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Attack exploits unpatched Excel security hole

Windows users are warned to avoid opening suspicious attachments as Microsoft races to get a fix out for security hole in Excel.

Elinor Mills Former Staff Writer
Elinor Mills covers Internet security and privacy. She joined CNET News in 2005 after working as a foreign correspondent for Reuters in Portugal and writing for The Industry Standard, the IDG News Service and the Associated Press.
Elinor Mills
2 min read

Attackers are attempting to exploit an unpatched security hole in Excel that could allow someone to take control of a compromised computer, Microsoft said in a security advisory on Tuesday.

The attack exploiting the Excel Unspecified Remote Code Execution Vulnerability requires a computer user to open an attachment sent via e-mail that has a maliciously crafted Excel document, according to the advisory.

Microsoft said it is working on a security fix to plug the hole and will release it after it has completed testing. In the meantime, Windows users are urged to avoid opening Office files from untrusted sources or that arrive unexpectedly.

Affected software includes Microsoft Office 2000, 2002, 2003, and 2007 and Microsoft Office 2004 and 2008 for Mac.

The exploit uses weak encryption in an attempt to evade detection, according to Symantec. Symantec

Symantec has discovered malicious files in the wild in Japan that attempt to exploit the vulnerability and has updated its antivirus software to detect the malicious spreadsheet files it has dubbed Trojan.Mdropper.AC, the company said in a blog posting on Tuesday.

The risk is low and there have been few infections, Symantec said in an advisory. It lists Windows Vista and XP as affected systems.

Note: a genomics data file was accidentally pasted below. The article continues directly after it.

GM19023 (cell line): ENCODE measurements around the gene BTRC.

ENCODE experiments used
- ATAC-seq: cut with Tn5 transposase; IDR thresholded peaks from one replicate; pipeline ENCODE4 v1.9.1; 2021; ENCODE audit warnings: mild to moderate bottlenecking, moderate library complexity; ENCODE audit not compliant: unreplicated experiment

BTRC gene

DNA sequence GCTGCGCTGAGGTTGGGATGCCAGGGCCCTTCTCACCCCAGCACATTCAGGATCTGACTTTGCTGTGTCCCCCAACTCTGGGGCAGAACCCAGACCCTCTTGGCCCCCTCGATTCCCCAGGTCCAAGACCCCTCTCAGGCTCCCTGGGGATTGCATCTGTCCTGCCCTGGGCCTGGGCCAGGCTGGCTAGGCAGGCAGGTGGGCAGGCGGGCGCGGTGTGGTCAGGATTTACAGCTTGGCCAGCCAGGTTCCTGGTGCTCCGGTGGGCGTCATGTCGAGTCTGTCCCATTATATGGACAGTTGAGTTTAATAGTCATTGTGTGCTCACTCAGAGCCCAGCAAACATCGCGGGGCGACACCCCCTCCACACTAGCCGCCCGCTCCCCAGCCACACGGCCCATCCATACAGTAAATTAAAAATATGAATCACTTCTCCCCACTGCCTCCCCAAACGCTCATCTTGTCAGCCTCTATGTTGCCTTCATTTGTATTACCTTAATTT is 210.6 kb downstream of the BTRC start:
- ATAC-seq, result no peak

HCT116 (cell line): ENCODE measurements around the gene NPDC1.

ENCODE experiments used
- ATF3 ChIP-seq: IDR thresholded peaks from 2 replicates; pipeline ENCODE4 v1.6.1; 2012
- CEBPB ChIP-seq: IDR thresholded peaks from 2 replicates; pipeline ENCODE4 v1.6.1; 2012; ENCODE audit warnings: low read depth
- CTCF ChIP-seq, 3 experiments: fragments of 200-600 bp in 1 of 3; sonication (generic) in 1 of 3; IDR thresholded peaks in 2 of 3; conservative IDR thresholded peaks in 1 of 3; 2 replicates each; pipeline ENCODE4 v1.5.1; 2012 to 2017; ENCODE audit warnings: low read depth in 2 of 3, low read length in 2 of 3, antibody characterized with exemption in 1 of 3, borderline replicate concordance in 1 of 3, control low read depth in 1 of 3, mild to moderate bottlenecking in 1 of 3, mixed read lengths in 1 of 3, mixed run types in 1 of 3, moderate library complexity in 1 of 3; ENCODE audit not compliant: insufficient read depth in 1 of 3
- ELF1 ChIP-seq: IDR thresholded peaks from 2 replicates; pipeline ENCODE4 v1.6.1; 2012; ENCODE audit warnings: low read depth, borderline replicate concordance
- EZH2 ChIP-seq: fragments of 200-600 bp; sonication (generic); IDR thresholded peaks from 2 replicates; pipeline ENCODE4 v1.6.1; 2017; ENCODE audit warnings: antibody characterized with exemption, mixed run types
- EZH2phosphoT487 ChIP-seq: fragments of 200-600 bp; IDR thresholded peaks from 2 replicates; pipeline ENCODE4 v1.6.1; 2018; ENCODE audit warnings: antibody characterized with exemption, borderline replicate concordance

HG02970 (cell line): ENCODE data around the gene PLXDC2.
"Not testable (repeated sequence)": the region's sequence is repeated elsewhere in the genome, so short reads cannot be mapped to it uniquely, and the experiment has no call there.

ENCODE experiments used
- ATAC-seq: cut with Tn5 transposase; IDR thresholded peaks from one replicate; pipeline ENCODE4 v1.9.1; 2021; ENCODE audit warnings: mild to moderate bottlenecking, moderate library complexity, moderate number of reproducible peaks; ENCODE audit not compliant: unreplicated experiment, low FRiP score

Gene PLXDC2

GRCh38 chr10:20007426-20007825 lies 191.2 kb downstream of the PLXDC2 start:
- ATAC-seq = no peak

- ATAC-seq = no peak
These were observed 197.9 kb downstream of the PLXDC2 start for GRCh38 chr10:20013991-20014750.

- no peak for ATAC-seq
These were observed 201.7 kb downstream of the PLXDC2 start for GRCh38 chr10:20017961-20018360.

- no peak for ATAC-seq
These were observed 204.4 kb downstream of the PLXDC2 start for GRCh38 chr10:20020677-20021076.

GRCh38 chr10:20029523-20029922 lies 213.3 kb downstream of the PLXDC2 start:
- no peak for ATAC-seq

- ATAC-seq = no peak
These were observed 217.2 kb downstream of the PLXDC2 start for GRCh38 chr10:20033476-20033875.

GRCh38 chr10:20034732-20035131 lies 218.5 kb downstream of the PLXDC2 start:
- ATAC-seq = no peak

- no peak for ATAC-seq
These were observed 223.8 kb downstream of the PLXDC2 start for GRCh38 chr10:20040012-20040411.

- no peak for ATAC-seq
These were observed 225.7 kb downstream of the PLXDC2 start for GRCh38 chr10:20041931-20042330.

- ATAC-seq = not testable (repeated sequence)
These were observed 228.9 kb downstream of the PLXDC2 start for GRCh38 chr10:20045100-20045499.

"It turns out that this vulnerability exists in the old Excel binary .xls format and not the new .xlsx format," Symantec wrote. "Opening the malicious spreadsheet triggers the vulnerability. This causes the shellcode to execute and then drops two files on the system--the malicious binary mentioned earlier and another valid Excel document. The shellcode then executes the dropped file and opens the valid Excel document to mask the fact that Excel has just crashed. This helps to decrease suspicion when the affected spreadsheet is opened."

Microsoft also on Tuesday announced the availability of an update for Windows Autorun that allows people to selectively disable the Autorun functionality for drives on a system or network to provide more security.

The update addresses an issue that prevents the NoDriveTypeAutoRun registry key from functioning as expected. Disabling Autorun functionality can help prevent the execution of arbitrary code when a removable storage device is used.

The Autorun functionality has been blamed for malware that has infected USB thumb drives, leading to a temporary ban on their use at the U.S. Defense Department, and digital photo frames, among other storage types.